It’s hard to be the loner. I mean, yeah, we romanticize the loner (think Wolverine or Batman), but the reality is this: Given the choice, very few of us would ever choose to be the loner. In a society and culture that places an assumed value on individuality, nonconformity, and uniqueness, we want all of those traits; but only if we can have them while still being loved by the crowd! Even those aforementioned heroes, we would only find it appealing to be them because they tend to be appreciated in their solitude. Replace Wolverine with someone you consider to be uncool, and suddenly, it isn’t so fun to be the loner, right?
That’s the position Noah found himself in. The entire world around him desired anything but the pleasing of God. For everyone not in Noah’s family, their goals were to fulfill only their own desires…
The LORD saw that the wickedness of man was great in the earth, and that every intention of the thoughts of his heart was only evil continually.
(Genesis 6:5 ESV)
I don’t know about you, but the words “only evil continually” should raise concern. I mean, I couldn’t think about evil continually if I TRIED. Eventually, I would think about something good, like puppies, or my sweet kids, or my beautiful wife, none of which are evil. I would think about Clemson football, the Carolina Panthers, or the Charlotte Hornets (I’m being hopeful here). But the point is, I don’t think I could manage making every thought “only evil continually.”
With that in mind, think of what these people had to be like. Even conservatively, you have to think that if Noah had regular contact with them, he would constantly get his faith shoved in his face. I mean, we do today, and most people don’t think “only evil continually.” For Noah, it must have been extremely difficult to go through that. Let’s put it into Noah’s perspective here:
- You are 600 years old.
- You are NOT a shipwright.
- You live somewhere where there is no large body of water.
- You are building this giant boat because God told you to do so.
- Nobody else but you really likes God.
I don’t know about you, but that’s pretty daunting. I can’t say for certain how I would react, but my best guess is that it would get to me at some point, on some level. I look at my life now, without any of those things happening, and I find that sometimes I’m affected by the opinions of those around me. I tend to be less vocal in condemning abortion when I’m around someone who believes its ok, so that I will be less offensive to them and hopefully show them that I too, am intelligent, thought I am a fundamentalist. Or for a less hot button topic, I tend to be far less critical of people who I know are doing sinful things when they are friends, or if I want their approval. I’m saying this so that we can all see just how difficult this could have been for Noah. It’s hard to be the loner, much more so when being the loner is the uncool option. To put this in a better perspective, this would be like an alternate universe full of evil Wolverines and you are the lone nice person, like Professor Xavier without the cool mental powers. Not so fun, now, is it?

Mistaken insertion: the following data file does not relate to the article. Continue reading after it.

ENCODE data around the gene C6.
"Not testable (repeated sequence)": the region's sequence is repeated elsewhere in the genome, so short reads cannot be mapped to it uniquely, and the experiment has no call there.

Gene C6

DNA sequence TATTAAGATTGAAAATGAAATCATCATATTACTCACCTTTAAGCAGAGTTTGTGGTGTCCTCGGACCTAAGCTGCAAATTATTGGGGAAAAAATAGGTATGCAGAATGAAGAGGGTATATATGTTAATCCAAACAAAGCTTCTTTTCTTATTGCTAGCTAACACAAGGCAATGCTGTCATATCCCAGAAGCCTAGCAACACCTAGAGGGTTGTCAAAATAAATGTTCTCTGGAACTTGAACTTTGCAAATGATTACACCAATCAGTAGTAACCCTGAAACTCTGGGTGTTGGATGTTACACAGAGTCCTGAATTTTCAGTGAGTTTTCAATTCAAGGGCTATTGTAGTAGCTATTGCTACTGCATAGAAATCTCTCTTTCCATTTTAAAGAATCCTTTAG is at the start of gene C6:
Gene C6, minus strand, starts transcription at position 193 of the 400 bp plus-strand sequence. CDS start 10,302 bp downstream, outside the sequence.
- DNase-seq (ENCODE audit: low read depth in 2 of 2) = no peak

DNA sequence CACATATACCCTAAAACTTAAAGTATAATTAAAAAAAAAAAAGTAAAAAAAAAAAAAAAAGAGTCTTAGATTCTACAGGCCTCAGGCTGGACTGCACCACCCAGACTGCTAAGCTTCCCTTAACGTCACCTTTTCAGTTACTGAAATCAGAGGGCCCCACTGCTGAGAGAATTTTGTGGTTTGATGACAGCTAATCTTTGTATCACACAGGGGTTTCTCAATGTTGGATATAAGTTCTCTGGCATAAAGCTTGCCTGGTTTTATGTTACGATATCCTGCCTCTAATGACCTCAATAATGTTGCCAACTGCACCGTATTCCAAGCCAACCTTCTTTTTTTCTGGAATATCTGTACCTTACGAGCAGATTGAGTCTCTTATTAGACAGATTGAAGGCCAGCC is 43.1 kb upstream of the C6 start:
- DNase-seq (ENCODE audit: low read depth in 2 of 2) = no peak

But, in spite of all of the difficulty, Noah stands for God! When I’m sure he had no support from his community, and no one to rally behind him, Noah did the right thing! How unlike what we are probably all used to! For Noah, being a man of God meant standing against the world.
See, without the benefit of scripture, Noah knew something. What he knew was this: Being a Man of God eventually requires you to stand against what the World wants from you, because your goals are entirely different from the World’s goals FOR YOU. And in order to drive the point home, Jesus felt the need to reiterate when speaking to His disciples…
If the world hates you, know that it has hated me before it hated you. If you were of the world, the world would love you as its own; but because you are not of the world, but I chose you out of the world, therefore the world hates you. Remember the word that I said to you: ‘A servant is not greater than his master.’ If they persecuted me, they will also persecute you. If they kept my word, they will also keep yours. But all these things they will do to you on account of my name, because they do not know him who sent me.
(John 15:18-21 ESV)
Jesus’ words should serve two purposes. One, it should be an encouragement to us. When we are being persecuted for being a Man/Woman of God, it should remind us that we aren’t the first. As we have been hated for the truth, so has God Himself. And so, we can take comfort in the fact that our God knows our trials, has chosen us OUT of the world, and is there for us.
But, it should also serve another purpose. It should serve as a warning to us, as well. We aren’t SUPPOSED to fit with the world. The values that are of the world are not our values. We as Christ followers should not allow the culture to conform us, but we should be change agents in the culture. Too often, we are changed by the surroundings. Had Noah done the same thing, the story would have ended far differently. So, take a good look at your life. If it seems that the world is very agreeable to you, then that may be a warning sign. If you are getting the approval of the world, it may be time to make sure you are seeking the right approval. Because getting the popular vote here on earth is probably not the best strategy to put into place in regards to eternity. If we are going to be Men and Women of God, we have to see what Noah saw, which was something along this line:
Noah saw a promise in following God, a fulfillment in having relationship with the maker and lover of our souls that was so powerful, it was enough to give him the strength necessary to live as a man against the World.